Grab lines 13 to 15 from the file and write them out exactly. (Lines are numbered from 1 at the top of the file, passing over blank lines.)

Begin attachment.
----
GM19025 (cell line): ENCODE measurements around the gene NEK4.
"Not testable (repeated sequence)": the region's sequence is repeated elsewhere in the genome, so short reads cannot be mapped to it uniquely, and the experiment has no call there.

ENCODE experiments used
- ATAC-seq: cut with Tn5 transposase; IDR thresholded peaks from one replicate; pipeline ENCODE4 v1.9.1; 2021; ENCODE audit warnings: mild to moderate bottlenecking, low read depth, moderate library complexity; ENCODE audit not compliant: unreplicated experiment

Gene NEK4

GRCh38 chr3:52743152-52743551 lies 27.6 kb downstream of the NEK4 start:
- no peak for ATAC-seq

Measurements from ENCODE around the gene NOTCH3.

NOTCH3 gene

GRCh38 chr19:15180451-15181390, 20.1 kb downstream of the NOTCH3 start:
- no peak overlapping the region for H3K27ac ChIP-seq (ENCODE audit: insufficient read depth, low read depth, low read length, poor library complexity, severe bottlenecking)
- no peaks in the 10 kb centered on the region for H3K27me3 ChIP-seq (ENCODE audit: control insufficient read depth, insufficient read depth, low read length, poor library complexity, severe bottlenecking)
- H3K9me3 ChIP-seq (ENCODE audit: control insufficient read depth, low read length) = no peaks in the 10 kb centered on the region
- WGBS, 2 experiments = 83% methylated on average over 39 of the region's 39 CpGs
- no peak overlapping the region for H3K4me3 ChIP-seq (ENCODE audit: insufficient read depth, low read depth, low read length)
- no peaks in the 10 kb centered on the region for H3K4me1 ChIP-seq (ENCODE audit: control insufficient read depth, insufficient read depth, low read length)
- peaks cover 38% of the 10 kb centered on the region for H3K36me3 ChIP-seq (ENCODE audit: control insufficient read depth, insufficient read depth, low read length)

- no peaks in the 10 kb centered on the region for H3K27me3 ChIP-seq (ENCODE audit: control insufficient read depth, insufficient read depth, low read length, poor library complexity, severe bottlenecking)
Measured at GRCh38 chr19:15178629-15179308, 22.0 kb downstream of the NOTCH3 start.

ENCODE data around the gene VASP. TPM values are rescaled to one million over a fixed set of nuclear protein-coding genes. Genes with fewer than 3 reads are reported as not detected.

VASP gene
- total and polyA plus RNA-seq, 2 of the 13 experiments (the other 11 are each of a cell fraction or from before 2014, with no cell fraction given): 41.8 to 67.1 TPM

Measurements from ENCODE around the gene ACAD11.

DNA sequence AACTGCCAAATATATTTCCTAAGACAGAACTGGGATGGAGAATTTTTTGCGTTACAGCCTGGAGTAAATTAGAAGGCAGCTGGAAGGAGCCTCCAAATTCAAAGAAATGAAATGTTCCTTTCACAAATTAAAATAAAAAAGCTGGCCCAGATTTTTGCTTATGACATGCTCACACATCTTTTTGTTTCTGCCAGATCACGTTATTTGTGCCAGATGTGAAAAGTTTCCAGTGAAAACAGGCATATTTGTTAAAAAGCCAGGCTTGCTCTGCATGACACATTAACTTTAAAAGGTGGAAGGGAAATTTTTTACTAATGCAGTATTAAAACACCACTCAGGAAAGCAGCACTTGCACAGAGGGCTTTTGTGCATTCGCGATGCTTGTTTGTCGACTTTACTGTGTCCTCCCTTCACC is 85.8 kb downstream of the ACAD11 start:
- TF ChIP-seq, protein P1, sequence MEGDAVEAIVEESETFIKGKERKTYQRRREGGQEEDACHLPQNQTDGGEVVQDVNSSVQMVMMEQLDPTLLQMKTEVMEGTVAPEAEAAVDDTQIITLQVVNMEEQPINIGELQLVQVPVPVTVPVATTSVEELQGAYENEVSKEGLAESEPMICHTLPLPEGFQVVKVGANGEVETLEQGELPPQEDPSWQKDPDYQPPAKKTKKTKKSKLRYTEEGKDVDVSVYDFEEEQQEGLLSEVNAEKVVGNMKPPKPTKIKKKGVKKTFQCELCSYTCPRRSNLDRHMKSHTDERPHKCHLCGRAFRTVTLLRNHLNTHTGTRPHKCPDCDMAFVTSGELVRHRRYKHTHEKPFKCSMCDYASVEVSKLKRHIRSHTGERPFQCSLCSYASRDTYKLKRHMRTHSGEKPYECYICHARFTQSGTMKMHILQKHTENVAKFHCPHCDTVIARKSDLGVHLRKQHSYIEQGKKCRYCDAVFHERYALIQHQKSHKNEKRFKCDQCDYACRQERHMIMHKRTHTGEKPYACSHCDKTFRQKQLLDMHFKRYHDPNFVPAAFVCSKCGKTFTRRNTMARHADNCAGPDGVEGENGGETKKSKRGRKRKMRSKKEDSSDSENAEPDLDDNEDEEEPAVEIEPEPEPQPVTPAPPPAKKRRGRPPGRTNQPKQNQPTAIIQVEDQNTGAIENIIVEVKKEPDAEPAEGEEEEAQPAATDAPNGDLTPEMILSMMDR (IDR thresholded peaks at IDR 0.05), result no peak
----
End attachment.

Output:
- H3K9me3 ChIP-seq (ENCODE audit: control insufficient read depth, low read length) = no peaks in the 10 kb centered on the region
- WGBS, 2 experiments = 83% methylated on average over 39 of the region's 39 CpGs
- no peak overlapping the region for H3K4me3 ChIP-seq (ENCODE audit: insufficient read depth, low read depth, low read length)